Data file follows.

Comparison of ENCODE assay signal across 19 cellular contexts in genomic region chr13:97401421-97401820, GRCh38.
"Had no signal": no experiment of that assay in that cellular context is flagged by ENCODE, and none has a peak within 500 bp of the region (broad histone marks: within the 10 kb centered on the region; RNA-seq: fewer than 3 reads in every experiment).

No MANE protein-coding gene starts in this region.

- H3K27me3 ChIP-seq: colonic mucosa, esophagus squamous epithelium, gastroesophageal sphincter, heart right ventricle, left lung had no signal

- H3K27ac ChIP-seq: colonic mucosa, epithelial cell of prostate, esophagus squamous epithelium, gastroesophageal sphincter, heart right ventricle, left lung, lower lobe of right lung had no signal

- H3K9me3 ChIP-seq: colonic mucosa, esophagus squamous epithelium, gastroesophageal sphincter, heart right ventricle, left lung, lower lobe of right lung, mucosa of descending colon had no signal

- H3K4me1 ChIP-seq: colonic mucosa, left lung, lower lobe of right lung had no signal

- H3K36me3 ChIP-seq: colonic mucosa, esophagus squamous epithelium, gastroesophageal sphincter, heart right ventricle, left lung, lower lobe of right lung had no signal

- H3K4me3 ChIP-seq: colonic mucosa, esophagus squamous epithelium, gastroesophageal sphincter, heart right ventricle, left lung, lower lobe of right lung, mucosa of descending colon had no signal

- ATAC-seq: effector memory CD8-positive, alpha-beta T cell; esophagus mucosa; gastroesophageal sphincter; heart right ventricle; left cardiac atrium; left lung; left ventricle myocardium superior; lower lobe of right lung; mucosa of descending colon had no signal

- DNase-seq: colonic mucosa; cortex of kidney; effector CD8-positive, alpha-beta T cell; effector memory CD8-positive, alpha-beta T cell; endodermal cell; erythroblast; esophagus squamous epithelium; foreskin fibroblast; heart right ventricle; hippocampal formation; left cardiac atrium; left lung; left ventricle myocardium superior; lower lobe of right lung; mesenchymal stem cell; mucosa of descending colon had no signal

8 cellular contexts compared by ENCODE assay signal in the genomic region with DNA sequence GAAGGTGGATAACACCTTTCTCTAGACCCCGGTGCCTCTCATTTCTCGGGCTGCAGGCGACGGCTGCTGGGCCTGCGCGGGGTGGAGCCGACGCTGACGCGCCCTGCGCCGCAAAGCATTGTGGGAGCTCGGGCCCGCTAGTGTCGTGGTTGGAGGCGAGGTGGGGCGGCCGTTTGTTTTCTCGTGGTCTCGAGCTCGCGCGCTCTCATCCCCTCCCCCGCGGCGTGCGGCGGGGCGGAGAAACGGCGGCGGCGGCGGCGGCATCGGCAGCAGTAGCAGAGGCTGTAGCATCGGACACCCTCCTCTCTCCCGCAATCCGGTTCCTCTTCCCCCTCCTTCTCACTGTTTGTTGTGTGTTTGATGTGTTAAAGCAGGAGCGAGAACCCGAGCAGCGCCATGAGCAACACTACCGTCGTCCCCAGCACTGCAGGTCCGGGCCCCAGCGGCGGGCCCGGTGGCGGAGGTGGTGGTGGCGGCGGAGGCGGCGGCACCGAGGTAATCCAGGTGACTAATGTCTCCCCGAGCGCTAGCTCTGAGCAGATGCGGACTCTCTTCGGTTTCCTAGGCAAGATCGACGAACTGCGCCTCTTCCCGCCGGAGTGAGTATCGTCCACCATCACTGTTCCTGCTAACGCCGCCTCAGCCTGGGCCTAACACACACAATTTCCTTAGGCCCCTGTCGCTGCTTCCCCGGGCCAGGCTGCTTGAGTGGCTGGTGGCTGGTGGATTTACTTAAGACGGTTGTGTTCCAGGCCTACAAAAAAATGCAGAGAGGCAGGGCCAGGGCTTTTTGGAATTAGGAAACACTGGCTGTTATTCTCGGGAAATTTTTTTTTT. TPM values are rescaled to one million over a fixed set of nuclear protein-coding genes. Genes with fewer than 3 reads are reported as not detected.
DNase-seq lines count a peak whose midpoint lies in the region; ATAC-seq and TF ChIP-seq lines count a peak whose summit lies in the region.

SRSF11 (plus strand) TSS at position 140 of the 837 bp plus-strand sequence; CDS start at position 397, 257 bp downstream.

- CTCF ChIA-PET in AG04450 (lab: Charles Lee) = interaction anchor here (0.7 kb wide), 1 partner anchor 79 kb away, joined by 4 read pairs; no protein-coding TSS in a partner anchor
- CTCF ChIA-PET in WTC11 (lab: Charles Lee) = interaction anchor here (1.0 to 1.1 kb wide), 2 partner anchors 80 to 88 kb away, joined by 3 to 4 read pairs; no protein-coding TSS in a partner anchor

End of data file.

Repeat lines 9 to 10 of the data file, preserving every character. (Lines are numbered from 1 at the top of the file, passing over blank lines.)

- H3K4me3 ChIP-seq: colonic mucosa, esophagus squamous epithelium, gastroesophageal sphincter, heart right ventricle, left lung, lower lobe of right lung, mucosa of descending colon had no signal

- ATAC-seq: effector memory CD8-positive, alpha-beta T cell; esophagus mucosa; gastroesophageal sphincter; heart right ventricle; left cardiac atrium; left lung; left ventricle myocardium superior; lower lobe of right lung; mucosa of descending colon had no signal